Formal Administration may be required where the estate does not meet the Summary Administration requirements, or preferred where getting information on an asset or dealing with a creditor requires the nomination of a personal representative (sometimes referred to as an executor in other states). It is also necessary to continue or bring suit against another individual or entity on behalf of the deceased, such as in a personal injury case, wrongful death action or undue influence case, to name a few.

Formal Administration has more filing requirements and lasts much longer than a Summary Administration. Formal Administration, no matter what venue it is filed in the state of Florida, requires the petitioner to have an attorney of record, unless the Petitioner is the sole heir; however, a Court may request that a sole heir petitioner hire an attorney if that sole heir is not meeting the requirements of the administration process. The cost of Formal administration can vary from firm to firm. Statutorily, there is a defined reasonable fee for the ordinary services (the administrative part of the probate process) of Formal Administration based on a percentage of the value of the assets, where extraordinary services (services that go beyond the basic administrative process, some of which are defined by statute and some of which are defined by the attorney who you hire) are typically charged at an hourly rate usually agreed to by the client and the attorney up front. Although the statute lays out what is presumed to be a reasonable fee, the client may agree to a different percentage.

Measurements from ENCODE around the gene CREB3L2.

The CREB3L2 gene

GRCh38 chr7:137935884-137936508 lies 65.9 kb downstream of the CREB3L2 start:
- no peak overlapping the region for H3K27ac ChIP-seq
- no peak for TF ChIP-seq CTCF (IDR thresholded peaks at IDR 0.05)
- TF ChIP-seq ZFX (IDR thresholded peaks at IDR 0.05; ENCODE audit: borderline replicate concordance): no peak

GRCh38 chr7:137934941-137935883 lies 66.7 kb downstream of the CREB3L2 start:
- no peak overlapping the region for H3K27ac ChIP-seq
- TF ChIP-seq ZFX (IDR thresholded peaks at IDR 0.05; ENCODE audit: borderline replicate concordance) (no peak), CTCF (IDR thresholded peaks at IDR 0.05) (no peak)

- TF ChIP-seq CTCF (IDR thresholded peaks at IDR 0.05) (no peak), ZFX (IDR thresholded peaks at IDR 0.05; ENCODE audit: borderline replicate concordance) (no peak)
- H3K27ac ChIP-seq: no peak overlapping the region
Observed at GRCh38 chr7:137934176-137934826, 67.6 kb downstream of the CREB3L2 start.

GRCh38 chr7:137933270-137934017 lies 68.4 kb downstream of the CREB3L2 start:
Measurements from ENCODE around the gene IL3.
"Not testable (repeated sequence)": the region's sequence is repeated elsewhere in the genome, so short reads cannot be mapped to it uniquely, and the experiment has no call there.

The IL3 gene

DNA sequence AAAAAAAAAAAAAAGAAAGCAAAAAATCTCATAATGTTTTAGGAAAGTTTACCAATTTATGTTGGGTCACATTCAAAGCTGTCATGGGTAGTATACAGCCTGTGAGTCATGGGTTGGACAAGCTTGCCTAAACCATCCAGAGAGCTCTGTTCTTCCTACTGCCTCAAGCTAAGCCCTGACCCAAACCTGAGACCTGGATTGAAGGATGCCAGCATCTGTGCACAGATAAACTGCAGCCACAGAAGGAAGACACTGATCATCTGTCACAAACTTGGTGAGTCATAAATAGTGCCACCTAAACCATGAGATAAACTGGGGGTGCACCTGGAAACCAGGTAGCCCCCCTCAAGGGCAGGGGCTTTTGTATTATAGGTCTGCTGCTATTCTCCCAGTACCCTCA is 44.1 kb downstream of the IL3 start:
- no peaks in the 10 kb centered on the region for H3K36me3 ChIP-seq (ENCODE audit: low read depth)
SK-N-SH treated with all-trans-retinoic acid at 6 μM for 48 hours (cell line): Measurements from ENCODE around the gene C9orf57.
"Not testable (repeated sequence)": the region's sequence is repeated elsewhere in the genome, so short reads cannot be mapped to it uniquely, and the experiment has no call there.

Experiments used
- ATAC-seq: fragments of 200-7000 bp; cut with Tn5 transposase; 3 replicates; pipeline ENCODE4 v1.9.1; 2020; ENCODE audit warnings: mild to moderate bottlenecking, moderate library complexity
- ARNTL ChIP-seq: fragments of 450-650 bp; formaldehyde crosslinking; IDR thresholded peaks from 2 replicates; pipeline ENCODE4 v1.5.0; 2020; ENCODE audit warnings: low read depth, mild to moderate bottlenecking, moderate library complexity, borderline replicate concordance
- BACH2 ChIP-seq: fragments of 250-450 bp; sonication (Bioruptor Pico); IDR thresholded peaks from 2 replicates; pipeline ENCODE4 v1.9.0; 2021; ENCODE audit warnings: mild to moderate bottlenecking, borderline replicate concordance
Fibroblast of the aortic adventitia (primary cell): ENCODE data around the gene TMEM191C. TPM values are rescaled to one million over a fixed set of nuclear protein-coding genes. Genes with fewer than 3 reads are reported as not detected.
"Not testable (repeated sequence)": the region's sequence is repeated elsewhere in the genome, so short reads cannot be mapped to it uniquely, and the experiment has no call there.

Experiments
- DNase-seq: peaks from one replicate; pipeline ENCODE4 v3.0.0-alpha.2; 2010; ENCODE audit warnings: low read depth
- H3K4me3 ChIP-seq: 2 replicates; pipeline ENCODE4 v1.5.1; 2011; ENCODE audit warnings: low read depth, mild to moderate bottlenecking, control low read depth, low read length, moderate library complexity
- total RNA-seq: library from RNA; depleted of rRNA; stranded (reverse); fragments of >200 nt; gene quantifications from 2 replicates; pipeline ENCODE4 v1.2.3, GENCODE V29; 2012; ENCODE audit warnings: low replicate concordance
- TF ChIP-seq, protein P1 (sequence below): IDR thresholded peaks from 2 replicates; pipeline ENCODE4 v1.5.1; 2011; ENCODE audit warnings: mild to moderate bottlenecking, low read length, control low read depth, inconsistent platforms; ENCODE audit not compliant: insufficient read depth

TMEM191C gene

The person who serves as personal representative of an estate is also allowed a fee that is equal to 3% of the value of the probatable assets. And like the attorney, may charge a reasonable hourly rate for extraordinary services.

The attorneys at All Life Legal have the experience in probate to effectively guide you through the Formal Administration process.